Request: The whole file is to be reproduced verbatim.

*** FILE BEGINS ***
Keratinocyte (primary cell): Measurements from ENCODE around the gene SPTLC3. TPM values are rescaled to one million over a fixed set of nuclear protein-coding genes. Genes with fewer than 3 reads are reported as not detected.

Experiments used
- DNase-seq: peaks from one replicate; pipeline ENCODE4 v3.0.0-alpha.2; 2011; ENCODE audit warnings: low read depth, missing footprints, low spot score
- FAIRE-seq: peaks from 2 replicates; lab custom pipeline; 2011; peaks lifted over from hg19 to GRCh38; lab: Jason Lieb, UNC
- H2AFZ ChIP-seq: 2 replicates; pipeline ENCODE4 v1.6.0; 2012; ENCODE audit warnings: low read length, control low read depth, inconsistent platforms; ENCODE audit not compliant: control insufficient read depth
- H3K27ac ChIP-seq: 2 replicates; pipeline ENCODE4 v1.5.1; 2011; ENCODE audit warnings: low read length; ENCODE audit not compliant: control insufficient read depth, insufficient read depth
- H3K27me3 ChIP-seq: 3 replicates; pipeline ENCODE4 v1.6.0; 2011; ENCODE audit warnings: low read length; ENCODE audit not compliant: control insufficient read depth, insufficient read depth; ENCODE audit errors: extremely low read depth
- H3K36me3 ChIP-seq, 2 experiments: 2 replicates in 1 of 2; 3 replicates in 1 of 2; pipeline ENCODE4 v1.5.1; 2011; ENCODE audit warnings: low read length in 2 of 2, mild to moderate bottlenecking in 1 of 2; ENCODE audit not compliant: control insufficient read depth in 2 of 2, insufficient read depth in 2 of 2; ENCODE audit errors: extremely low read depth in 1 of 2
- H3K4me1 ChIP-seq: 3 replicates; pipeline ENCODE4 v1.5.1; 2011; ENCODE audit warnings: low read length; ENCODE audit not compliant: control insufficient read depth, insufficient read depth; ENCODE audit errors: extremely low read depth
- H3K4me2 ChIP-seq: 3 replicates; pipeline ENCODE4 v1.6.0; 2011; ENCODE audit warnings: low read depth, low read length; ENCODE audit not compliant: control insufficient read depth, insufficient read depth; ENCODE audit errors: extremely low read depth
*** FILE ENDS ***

Keratinocyte (primary cell): Measurements from ENCODE around the gene SPTLC3. TPM values are rescaled to one million over a fixed set of nuclear protein-coding genes. Genes with fewer than 3 reads are reported as not detected.

Experiments used
- DNase-seq: peaks from one replicate; pipeline ENCODE4 v3.0.0-alpha.2; 2011; ENCODE audit warnings: low read depth, missing footprints, low spot score
- FAIRE-seq: peaks from 2 replicates; lab custom pipeline; 2011; peaks lifted over from hg19 to GRCh38; lab: Jason Lieb, UNC
- H2AFZ ChIP-seq: 2 replicates; pipeline ENCODE4 v1.6.0; 2012; ENCODE audit warnings: low read length, control low read depth, inconsistent platforms; ENCODE audit not compliant: control insufficient read depth
- H3K27ac ChIP-seq: 2 replicates; pipeline ENCODE4 v1.5.1; 2011; ENCODE audit warnings: low read length; ENCODE audit not compliant: control insufficient read depth, insufficient read depth
- H3K27me3 ChIP-seq: 3 replicates; pipeline ENCODE4 v1.6.0; 2011; ENCODE audit warnings: low read length; ENCODE audit not compliant: control insufficient read depth, insufficient read depth; ENCODE audit errors: extremely low read depth
- H3K36me3 ChIP-seq, 2 experiments: 2 replicates in 1 of 2; 3 replicates in 1 of 2; pipeline ENCODE4 v1.5.1; 2011; ENCODE audit warnings: low read length in 2 of 2, mild to moderate bottlenecking in 1 of 2; ENCODE audit not compliant: control insufficient read depth in 2 of 2, insufficient read depth in 2 of 2; ENCODE audit errors: extremely low read depth in 1 of 2
- H3K4me1 ChIP-seq: 3 replicates; pipeline ENCODE4 v1.5.1; 2011; ENCODE audit warnings: low read length; ENCODE audit not compliant: control insufficient read depth, insufficient read depth; ENCODE audit errors: extremely low read depth
- H3K4me2 ChIP-seq: 3 replicates; pipeline ENCODE4 v1.6.0; 2011; ENCODE audit warnings: low read depth, low read length; ENCODE audit not compliant: control insufficient read depth, insufficient read depth; ENCODE audit errors: extremely low read depth